"The projects and campaign plans, or the special operations, will be under orders of the American general, based upon the firm understanding that His Majesty hopes will exist between the two généraux en chef of the two nations. The French troops will be auxiliaries, with this title, they cede the right [field of honor] to the American troops..." "In the case where the French division would not be immediately under general Washington, and where it would be detached on an expedition with an American body, each of the two generals, French or American, will be independent of one and the other". 1 March 1780.


Instruction secrète du même au même.

"Sa Majesté veut et ordonne au comte de Rochambeau de tenir, autant que les circonstances pourront le permettre, le corps de troupes françaises dont Sa Majesté luy a confié le commandement, rassemblés en un corps, et de représenter dans l'occasion à M. le général Vashington (sic), généralissime des troupes du Congrès et aux ordres duquel les troupes françaises doivent servir, qu'il ne soit fait aucun dispersement des troupes françaises, et qu'elles servent toujours en corps d'armée et sous les généraux français, sauf les cas des détachements momentanés et qui devront sous peu de jours rejoindre le corps principal, ....." 1er mars 1780.

"His Majesty wishes and orders the count de Rochambeau to hold as an assembled body, as much as the circumstances will allow, the French troops which His Majesty has confided to him in this order, and to represent to general Washington, généralissime of Congress' troops, the conditions under which the French troops must serve. If this is not done, French troops are not to be dispersed, and will always serve in army formations and under French generals, except the cases of brief detachments, where in a few days they will rejoin the main body, ....." 1 March 1780.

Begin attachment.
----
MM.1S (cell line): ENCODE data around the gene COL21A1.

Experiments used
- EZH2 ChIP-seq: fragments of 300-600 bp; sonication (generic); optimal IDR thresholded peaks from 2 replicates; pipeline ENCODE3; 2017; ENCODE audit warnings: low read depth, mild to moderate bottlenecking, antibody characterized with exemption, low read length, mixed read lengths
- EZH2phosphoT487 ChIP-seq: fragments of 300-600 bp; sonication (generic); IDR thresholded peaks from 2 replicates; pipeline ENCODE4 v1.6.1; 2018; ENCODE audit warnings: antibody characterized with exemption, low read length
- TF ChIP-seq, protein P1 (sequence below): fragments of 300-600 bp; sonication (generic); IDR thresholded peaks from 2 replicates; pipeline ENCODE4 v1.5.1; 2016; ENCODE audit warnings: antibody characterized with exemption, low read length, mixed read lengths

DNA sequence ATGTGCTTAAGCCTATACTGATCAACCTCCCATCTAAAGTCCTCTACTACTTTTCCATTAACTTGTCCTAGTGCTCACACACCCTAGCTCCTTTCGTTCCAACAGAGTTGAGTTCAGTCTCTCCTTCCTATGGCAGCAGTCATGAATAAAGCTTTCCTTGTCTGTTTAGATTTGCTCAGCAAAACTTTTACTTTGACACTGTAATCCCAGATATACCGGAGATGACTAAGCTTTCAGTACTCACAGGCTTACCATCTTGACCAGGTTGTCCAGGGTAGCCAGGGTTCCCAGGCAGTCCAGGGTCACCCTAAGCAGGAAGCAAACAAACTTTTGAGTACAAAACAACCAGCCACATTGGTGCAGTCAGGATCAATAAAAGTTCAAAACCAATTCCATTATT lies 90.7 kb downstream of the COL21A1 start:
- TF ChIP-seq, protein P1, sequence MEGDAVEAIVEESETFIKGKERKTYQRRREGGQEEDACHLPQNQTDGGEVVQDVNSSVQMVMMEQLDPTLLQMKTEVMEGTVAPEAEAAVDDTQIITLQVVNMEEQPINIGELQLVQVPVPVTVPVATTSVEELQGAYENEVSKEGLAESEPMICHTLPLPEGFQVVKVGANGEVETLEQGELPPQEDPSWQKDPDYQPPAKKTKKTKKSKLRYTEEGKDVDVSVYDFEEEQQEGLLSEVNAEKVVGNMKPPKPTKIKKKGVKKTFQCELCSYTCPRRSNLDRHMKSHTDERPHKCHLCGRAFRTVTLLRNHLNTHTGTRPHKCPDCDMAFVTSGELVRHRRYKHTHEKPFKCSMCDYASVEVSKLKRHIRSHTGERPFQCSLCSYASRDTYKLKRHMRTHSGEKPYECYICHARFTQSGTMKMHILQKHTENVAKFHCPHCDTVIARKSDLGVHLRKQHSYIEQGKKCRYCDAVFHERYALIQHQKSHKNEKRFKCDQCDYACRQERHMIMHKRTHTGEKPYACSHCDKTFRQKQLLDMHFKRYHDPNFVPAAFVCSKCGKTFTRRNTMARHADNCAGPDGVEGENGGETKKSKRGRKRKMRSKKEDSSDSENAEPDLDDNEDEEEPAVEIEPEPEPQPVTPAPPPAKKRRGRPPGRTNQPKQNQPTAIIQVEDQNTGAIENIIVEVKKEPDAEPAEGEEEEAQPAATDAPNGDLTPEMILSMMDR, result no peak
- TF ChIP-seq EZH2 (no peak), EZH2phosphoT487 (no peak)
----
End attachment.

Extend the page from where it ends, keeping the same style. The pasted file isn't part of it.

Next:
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Rochambeau.

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"George Washington's Rank". Explain the confusion related to Washington's American rank as ‘General and Commander in Chief' of the Army of the United Colonies as designated by The Second Continental Congress; and the significance of the three stars shown on Washington's epaulettes in contemporary portraits.

The Franco-American Alliance of 1778.

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Page posted 29 August 2004; revised 1 September 2015.